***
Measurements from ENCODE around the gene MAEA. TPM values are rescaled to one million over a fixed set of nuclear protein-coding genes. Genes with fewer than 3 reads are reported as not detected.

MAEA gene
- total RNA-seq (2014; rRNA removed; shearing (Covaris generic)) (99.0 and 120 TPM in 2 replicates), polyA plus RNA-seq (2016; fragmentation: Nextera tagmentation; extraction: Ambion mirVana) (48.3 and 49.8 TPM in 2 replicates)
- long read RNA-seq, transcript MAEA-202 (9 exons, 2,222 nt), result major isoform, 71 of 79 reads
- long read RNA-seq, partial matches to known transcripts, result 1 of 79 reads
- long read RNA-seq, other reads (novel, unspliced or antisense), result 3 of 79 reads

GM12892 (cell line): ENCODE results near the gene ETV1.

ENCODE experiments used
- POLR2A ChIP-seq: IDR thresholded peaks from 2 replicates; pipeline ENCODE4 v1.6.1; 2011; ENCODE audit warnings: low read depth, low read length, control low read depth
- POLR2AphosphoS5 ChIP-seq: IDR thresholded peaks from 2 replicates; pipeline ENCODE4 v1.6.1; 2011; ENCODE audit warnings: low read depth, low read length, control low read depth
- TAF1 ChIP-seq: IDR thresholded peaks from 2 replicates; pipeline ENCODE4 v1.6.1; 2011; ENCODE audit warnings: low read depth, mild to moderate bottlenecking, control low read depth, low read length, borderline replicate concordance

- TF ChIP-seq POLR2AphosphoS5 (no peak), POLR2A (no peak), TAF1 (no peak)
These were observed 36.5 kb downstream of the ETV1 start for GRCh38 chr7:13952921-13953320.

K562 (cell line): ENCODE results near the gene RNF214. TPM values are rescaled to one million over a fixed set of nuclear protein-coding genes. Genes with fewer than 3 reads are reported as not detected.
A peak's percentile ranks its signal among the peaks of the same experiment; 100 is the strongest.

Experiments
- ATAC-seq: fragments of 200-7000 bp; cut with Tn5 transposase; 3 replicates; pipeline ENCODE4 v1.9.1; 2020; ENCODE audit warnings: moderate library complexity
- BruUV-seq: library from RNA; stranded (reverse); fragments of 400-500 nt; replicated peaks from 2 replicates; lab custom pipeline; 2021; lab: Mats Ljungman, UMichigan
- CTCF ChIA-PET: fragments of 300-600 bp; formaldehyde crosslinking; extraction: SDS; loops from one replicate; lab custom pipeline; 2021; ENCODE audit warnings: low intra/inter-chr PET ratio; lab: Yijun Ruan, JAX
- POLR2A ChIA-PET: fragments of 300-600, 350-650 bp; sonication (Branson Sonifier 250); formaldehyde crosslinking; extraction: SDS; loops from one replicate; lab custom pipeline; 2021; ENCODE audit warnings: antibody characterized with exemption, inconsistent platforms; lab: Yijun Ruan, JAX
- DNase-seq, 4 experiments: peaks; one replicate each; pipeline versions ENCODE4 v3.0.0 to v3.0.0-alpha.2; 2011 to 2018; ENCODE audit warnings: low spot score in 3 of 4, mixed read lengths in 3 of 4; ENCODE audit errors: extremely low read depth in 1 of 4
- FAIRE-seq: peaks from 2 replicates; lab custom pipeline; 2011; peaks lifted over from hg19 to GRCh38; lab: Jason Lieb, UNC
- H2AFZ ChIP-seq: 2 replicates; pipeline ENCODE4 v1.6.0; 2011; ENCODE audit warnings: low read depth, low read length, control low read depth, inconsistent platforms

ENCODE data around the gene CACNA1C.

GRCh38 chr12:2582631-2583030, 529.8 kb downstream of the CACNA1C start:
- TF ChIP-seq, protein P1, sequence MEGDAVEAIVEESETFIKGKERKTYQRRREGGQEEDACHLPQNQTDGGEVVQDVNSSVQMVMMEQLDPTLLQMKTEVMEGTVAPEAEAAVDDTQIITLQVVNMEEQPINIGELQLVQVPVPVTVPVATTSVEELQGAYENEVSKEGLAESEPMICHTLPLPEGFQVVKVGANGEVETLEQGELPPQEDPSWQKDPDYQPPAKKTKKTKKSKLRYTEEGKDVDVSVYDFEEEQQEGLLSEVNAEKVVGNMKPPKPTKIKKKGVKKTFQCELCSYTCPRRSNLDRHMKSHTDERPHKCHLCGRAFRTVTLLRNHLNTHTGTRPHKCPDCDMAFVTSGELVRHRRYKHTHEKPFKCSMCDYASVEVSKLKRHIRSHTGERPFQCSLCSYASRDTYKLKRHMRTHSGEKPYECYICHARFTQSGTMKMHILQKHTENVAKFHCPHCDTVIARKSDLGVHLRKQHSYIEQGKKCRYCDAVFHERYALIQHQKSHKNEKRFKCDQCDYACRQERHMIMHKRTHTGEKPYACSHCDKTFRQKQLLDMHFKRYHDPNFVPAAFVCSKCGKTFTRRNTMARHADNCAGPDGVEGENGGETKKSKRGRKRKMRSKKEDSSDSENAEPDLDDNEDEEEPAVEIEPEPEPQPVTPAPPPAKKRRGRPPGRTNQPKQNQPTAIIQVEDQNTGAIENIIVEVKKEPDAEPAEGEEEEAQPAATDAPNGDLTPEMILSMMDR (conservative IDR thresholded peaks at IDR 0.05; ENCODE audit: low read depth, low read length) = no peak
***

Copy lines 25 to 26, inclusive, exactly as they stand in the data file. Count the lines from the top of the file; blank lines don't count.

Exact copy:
GRCh38 chr12:2582631-2583030, 529.8 kb downstream of the CACNA1C start:
- TF ChIP-seq, protein P1, sequence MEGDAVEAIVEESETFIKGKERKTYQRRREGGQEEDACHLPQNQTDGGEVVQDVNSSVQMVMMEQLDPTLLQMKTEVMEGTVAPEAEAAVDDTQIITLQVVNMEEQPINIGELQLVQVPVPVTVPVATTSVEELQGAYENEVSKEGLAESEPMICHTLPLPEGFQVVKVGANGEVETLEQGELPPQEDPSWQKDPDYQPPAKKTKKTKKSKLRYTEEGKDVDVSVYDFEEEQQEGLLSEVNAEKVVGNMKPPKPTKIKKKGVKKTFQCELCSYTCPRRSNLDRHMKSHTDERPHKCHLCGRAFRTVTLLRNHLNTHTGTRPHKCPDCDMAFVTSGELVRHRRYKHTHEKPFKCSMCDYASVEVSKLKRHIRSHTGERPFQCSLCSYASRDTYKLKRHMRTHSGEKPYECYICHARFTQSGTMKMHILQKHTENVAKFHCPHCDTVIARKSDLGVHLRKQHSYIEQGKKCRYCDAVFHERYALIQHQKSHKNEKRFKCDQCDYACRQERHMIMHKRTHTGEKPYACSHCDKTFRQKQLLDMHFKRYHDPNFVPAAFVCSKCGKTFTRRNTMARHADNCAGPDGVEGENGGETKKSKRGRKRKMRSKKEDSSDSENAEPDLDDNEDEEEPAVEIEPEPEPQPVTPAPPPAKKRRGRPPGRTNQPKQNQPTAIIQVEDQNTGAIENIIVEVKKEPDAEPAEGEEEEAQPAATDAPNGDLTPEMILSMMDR (conservative IDR thresholded peaks at IDR 0.05; ENCODE audit: low read depth, low read length) = no peak